Sunday, October 23, 2016

CLOWN SIGHTINGS from the past

It's in the news and all over social media....there are clown sightings everywhere.  Most of the clowns are described as menacing and/or evil. Even the NewYork Times has written about this resurgence of clown appearances or visions.

 During my childhood,  clowns entertained children and families at circuses and parties. They were sort of amusing, like Clarabell on the Howdy Doody Show. But there was an intimidating quality some of these clowns possessed even then. After all,  Clarabell was intensely mute and forced to mime until the final episode of Howdy. I never was bothered by the circus clowns who seemed like harmless goofs.

There was another clown in my childhood that left such an impression that I had to paint him. This one was probably constructed of papier mâché and beckoned all to join him inside Laff in the Dark, a scary fun-house ride at Gwynn Oak Park in Baltimore, MD. And I will add that this was my favorite ride at the park.
"Laff in the Dark" oil on canvas (16" x 20") 2004

"Welcome to Gwynn Oak" oil on paper 920" x 20") 2004

Wednesday, July 20, 2016


It has been a typical Baltimore July with heat and humidity. My trusty General Electric Fan has been moving the air in my studio every day. I honored its service with an oil painting last week.
"Fan: Trusty General Electric in Motion" oil on board (12" x 16") 2016

Thursday, July 7, 2016

Comforting Blue Beauties of Summer

The hydrangeas in our garden are bursting forth with hues of pink, purple, lavender and blue. We have eight bushes and no two are exactly the same color. There is one that stands out with the most brilliant blue blossoms imaginable. I snipped a few flower heads to bring to the studio over the weekend. I wanted to remember how much they comforted me in my melancholia entwined with sweet memories of Thierry Jeannier who left us too soon last month. Rest in Peace dear man. You were a genuine friend and  beloved son to us and we miss you every day.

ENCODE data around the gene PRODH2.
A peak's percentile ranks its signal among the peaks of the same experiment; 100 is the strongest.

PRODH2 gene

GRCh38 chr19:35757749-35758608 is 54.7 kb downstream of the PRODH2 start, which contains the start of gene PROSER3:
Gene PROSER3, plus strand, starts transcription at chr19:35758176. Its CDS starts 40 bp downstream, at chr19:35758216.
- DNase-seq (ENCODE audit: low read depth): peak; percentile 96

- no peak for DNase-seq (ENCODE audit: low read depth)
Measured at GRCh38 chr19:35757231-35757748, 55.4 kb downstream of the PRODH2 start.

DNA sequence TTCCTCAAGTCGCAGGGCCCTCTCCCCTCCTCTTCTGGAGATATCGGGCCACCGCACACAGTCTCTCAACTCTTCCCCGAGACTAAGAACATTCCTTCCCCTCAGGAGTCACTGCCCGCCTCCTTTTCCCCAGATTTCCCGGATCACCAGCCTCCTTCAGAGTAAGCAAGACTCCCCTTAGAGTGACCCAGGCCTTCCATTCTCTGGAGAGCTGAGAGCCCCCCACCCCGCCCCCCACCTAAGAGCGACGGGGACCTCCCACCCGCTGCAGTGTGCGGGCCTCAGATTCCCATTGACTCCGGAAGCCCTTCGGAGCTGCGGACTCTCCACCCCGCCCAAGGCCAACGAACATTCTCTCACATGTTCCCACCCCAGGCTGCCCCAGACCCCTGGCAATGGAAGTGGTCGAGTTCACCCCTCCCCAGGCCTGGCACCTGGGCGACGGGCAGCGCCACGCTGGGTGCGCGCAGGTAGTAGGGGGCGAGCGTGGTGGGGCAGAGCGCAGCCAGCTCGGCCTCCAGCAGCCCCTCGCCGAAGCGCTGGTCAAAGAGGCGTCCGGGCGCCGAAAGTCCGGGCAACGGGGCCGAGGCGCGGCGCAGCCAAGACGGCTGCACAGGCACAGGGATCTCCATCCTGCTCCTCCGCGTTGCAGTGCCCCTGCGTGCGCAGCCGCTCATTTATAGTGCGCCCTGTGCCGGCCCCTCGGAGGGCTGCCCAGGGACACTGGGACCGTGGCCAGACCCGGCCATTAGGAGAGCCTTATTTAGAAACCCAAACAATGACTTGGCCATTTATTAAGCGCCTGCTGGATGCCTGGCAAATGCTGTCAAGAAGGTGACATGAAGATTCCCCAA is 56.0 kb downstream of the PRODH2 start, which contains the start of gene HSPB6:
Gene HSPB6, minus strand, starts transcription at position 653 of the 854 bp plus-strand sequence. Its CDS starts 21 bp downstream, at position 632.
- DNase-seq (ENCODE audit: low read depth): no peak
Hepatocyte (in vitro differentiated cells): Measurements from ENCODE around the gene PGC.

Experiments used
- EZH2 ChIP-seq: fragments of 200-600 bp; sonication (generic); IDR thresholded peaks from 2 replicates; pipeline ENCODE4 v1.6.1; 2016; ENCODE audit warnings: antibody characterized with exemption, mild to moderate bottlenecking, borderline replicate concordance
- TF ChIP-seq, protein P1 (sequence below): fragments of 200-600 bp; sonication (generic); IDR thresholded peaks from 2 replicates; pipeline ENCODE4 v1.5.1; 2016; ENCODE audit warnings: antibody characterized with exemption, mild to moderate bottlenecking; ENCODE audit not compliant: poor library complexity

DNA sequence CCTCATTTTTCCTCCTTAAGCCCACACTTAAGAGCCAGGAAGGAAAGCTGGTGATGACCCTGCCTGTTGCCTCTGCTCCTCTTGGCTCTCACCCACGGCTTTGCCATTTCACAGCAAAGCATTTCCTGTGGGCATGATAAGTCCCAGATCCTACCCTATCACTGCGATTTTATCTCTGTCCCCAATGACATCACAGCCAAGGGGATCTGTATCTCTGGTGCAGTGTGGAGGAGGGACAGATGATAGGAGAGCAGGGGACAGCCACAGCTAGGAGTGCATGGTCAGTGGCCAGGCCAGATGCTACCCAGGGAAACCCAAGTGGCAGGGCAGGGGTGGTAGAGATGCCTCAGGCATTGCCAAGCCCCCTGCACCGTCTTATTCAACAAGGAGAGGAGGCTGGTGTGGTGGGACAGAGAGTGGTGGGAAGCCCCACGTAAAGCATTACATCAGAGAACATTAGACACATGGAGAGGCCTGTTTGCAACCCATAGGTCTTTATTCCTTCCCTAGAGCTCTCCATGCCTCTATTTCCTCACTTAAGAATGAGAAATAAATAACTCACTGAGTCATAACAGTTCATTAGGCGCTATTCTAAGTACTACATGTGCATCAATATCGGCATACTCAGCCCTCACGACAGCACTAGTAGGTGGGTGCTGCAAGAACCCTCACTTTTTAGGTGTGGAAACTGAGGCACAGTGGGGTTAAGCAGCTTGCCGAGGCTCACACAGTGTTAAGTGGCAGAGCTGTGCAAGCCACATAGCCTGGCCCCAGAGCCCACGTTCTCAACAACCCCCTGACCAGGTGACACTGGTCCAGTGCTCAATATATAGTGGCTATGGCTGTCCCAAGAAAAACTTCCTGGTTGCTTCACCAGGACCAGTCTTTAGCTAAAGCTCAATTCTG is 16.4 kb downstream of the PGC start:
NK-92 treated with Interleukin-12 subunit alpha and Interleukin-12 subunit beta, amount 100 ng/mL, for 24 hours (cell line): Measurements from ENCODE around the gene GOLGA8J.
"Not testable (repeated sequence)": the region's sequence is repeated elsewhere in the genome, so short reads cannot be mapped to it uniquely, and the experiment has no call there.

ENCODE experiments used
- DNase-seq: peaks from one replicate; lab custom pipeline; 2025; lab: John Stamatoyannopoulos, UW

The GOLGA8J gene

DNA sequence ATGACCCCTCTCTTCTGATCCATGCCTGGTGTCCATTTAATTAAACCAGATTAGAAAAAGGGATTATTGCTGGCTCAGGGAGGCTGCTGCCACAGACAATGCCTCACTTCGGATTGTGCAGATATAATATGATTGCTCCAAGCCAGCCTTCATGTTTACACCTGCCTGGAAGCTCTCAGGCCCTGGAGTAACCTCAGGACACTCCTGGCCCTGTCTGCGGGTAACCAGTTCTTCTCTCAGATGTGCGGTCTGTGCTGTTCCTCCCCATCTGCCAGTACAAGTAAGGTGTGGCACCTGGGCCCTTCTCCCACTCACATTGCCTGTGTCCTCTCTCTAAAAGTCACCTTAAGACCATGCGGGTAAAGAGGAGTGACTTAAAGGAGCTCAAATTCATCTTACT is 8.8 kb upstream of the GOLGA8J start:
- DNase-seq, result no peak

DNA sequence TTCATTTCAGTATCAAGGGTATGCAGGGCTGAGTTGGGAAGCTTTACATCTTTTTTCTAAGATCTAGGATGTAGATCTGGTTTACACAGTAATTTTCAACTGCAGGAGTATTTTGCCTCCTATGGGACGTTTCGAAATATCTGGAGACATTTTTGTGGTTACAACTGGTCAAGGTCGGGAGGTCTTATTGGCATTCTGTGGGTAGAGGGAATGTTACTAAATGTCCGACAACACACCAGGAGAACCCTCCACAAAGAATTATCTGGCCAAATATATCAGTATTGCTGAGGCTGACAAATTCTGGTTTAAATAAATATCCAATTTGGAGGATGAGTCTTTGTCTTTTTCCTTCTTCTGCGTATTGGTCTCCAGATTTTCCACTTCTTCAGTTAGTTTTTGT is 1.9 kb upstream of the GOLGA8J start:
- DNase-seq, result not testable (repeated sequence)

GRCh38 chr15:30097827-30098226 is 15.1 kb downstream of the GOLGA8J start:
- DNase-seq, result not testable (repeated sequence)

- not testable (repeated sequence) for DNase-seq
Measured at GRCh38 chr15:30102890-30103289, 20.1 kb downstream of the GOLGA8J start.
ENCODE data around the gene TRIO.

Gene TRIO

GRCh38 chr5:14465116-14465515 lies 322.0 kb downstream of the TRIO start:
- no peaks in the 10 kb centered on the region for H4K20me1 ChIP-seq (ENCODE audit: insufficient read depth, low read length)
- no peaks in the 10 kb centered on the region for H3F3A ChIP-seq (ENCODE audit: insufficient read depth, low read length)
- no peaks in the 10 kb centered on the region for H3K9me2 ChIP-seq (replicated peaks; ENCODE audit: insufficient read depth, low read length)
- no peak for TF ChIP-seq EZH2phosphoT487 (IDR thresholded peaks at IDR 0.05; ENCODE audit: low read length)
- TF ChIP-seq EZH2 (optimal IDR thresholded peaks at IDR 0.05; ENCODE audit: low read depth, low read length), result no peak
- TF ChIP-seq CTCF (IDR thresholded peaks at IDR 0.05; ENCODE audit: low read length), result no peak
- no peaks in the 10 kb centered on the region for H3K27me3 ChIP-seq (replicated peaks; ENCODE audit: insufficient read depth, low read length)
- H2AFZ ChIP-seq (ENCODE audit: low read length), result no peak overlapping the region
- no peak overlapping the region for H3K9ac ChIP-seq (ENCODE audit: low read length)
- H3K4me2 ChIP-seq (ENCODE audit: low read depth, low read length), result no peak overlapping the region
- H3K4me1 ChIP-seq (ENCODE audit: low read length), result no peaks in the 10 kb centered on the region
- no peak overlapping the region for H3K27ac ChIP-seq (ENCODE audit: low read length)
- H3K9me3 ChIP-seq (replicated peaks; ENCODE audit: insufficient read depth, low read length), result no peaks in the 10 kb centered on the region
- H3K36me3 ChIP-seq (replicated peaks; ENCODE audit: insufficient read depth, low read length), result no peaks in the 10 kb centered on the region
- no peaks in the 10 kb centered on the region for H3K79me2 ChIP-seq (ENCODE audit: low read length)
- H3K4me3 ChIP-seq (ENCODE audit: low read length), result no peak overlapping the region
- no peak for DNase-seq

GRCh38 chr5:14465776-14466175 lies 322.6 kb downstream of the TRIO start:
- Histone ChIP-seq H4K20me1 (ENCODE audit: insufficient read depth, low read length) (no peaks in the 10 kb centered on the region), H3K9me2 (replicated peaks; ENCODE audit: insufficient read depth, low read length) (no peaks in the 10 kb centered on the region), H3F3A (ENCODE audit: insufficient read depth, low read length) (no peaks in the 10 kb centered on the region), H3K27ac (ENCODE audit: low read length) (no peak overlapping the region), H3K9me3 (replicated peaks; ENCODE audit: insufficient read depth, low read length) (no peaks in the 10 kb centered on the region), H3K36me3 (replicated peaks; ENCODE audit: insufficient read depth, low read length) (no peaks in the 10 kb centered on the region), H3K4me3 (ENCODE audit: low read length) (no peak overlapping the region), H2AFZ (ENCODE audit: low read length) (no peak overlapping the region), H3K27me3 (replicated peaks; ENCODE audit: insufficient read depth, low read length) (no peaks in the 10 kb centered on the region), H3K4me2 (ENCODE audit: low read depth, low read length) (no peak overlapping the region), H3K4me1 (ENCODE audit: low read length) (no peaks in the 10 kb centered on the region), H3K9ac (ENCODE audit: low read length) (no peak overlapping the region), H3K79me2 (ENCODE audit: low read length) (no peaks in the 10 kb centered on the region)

"Bluest Hydrangeas" oil on board ( 13" x 10") 2016

Wednesday, May 4, 2016

Mind Your Beeswax

Bees are buzzing around the studio this week. Here are  my new tiny paintings of our waxy, winged pollinators. A generous friend who has a studio down the hall recently gave me a few small frames that he could not use. I decided that these little bees would look very cozy nesting in two of the beautiful gold frames. The little oils will be dry by the weekend and ready to rest in their new "hive."
"Small Busy Bee" oil on canvas (4.5" x 3.25") 2026

"Small Busy Bee with Flower" oil on canvas (2.25" x 4") 2016

Thursday, April 7, 2016


My first outdoor show of the season is in Arlington, Virginia next weekend. I will have many new oil paintings including this typewriter (featured here) that I found in the attic during the  2016 Baltimore blizzard. Since many of you have made the request, I'll bring additional paintings of vintage objects including the sewing machines and telephones. Hope everyone can stop by my booth. It would be fun to see all of you!

Sunday, March 27, 2016


Maybe it's the arrival of spring. I'm not sure but I painted another rooster. This one was a rescued rooster who soon became a resident at Long's Park in Lancaster, PA.
"Long's Park Rooster" oil on board, (11" x 14") 2016

Sunday, March 13, 2016


"Gentle Hen" oil on board, (8" x 8") 2016
Spring is in the air and I have chickens on my mind.  I like this quiet hen who appears to be carefully preening herself in the sunshine. I looked in my sketchbooks of hen drawings and she was there on the page in a quick dash of lines. So I did this little oil painting of her.

Sunday, February 28, 2016